60 Results
Literary Form
60 Results
Did you mean? Amos Canine Amos Junin
Don't do that! —Amos, Janine.

Two brief stories demonstrate the importance of telling someone to quit when you do not like what they are doing, as well as telling them what you would like for them to do instead.

It's mine! —Amos, Janine.

Two brief stories demonstrate the importance of sharing, being careful with the property of others, and taking turns.

Move over! —Amos, Janine.

Two brief stories demonstrate that people can feel cramped and angry when they do not have enough space, and the importance of looking for more space when it is needed.

It won't work! —Amos, Janine.

Two brief stories demonstrate the importance of staying calm and thinking about how to solve the problem when things do not work on the first try.

Words are not for hurting —Verdick, Elizabeth.

Encourages toddlers and preschoolers to express themselves using helpful, not hurtful, words. Includes a note for parents and caregivers on language development.

Taking turns —Amos, Janine.

Provides examples and tips for working things out when two people want the same thing.

Being helpful —Amos, Janine.

Provides examples and tips for being helpful when one is with others.

Admitting mistakes —Amos, Janine.

Provides examples and tips for making things better when one has made a mistake that upsets someone else.

Hello —Amos, Janine.

We say "hello" to people we know to make them feel welcome or to give them a greeting in return.

No, thank you —Amos, Janine.

To let others know in a kind way that we don't want something, people say "No, thank you" and smile.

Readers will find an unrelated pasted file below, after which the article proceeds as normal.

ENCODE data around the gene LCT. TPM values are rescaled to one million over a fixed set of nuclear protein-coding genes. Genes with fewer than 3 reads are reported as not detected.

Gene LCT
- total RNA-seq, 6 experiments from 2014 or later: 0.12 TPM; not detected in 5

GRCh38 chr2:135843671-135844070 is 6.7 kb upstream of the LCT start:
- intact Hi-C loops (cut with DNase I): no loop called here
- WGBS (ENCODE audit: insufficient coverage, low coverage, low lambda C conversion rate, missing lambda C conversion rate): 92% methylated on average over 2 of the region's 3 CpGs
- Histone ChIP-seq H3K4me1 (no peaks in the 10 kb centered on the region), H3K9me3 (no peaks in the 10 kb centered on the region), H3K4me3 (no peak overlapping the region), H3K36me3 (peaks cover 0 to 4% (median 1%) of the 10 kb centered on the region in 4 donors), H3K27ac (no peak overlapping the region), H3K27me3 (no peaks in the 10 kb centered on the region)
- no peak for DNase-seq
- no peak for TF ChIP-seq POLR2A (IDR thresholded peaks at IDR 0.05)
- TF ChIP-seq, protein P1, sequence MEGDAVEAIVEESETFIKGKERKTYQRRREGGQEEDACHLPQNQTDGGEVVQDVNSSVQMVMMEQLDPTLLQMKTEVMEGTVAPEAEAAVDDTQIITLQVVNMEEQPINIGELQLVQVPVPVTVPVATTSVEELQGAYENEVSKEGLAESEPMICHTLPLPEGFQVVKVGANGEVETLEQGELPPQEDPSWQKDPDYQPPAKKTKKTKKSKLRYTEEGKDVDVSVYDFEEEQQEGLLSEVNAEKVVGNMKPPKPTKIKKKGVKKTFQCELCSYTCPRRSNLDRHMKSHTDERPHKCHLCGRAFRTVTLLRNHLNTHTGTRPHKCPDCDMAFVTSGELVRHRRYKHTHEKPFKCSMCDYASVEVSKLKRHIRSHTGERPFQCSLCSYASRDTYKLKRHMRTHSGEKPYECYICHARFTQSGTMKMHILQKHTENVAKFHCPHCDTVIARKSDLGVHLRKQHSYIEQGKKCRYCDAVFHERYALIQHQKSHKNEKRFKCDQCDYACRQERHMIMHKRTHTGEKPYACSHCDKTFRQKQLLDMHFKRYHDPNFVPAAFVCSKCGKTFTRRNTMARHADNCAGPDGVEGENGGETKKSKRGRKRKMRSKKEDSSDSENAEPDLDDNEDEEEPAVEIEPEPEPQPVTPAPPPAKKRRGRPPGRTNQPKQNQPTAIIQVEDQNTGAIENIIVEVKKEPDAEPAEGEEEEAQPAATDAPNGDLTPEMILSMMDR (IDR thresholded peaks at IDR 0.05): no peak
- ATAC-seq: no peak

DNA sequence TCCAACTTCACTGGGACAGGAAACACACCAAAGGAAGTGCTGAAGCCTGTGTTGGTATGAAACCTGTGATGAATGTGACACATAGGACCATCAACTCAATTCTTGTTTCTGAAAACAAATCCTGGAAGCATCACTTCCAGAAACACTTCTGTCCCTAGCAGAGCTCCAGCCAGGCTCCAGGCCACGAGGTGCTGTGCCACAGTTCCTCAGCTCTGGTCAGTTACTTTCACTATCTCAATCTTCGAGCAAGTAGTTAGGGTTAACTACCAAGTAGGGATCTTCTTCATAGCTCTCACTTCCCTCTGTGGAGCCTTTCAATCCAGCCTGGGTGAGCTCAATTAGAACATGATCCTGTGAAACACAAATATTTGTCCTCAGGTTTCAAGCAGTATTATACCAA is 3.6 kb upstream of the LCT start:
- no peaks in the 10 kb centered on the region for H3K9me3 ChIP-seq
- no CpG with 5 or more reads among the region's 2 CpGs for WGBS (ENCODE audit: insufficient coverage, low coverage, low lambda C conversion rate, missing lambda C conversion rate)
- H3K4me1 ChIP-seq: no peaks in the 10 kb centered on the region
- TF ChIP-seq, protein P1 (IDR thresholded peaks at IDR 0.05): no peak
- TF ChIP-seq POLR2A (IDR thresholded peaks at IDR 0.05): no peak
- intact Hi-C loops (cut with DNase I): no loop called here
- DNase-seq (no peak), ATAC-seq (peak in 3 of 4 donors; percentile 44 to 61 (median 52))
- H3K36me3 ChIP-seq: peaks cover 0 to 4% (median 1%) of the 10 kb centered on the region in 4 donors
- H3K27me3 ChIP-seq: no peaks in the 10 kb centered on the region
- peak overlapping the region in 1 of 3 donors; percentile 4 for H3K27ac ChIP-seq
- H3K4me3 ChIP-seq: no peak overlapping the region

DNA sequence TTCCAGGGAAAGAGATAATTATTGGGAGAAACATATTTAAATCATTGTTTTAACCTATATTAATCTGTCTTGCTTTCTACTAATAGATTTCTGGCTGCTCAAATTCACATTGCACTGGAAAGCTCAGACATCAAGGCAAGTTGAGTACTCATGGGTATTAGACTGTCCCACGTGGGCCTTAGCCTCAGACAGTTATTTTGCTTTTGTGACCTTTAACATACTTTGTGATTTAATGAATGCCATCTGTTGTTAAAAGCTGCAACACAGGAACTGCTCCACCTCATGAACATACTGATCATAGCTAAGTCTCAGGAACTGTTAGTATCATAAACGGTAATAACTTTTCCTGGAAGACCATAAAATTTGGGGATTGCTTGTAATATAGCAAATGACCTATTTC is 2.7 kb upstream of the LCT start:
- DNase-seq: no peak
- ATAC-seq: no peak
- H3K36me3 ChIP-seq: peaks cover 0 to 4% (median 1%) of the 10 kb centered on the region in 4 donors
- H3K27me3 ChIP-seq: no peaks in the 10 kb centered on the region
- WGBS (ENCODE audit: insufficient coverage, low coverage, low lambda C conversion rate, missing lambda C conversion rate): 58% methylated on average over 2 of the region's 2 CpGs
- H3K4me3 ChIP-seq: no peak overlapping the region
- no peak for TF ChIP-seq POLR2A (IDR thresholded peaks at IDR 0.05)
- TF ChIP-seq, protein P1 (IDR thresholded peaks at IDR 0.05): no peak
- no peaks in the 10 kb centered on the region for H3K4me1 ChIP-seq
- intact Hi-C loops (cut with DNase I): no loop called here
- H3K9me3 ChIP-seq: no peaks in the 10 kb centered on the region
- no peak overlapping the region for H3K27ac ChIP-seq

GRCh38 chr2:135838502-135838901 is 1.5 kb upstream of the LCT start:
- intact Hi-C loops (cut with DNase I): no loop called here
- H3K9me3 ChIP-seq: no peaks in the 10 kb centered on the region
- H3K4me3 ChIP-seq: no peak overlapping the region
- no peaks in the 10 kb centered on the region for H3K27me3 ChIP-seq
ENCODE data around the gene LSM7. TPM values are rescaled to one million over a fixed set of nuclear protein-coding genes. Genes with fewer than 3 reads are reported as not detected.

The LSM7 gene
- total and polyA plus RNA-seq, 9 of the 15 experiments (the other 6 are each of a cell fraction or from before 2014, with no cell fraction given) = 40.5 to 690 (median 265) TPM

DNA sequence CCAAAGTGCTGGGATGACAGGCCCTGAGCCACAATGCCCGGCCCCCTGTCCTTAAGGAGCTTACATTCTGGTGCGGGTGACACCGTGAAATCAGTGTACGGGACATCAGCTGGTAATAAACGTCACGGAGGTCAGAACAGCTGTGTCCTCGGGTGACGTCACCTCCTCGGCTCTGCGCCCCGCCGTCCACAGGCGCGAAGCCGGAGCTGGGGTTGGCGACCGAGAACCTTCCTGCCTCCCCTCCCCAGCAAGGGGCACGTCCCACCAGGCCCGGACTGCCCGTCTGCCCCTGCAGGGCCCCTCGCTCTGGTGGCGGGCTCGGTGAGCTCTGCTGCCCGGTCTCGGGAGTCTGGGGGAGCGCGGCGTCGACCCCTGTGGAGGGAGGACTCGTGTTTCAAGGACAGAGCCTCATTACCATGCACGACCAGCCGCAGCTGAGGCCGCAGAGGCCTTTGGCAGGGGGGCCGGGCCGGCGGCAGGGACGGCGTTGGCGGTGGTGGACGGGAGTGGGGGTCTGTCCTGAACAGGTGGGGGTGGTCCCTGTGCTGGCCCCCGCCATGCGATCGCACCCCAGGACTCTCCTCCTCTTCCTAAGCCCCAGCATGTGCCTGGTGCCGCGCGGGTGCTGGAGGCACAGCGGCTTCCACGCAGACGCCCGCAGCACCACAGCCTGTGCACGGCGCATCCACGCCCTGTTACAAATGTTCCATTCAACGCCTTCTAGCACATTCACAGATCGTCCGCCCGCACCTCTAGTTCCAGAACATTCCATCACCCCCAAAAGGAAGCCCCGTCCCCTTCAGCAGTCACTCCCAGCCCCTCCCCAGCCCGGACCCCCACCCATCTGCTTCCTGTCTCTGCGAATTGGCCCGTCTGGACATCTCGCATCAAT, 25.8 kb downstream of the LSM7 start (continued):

Thank you —Amos, Janine.

When others give us help, time, or presents, people say "thank you" to show that they value these gifts.

Don't say that! —Amos, Janine.

Two brief stories demonstrate the importance of avoiding mocking and careless speech when we speak to one another.

Sharing —Amos, Janine.

Provides examples and tips for working things out fairly when two people want the same thing.

Please —Amos, Janine.

To show others we care about their feelings, people say "please" when they would like something or when they need help.

Go away! —Amos, Janine.

Two brief stories demonstrate the importance of looking at a situation from another person's point of view when both of you want the same thing.

Making friends —Amos, Janine.

Provides examples and tips for making friends, which is sometimes easy and sometimes hard.

After you —Amos, Janine.

When we let someone else go ahead of us or when we courteously wait for our turn, we say "After you" to show that we respect others.

Let's make friends —Amos, Janine, author.

Two brief stories demonstrate how to make new friends at the park and during indoor activities.

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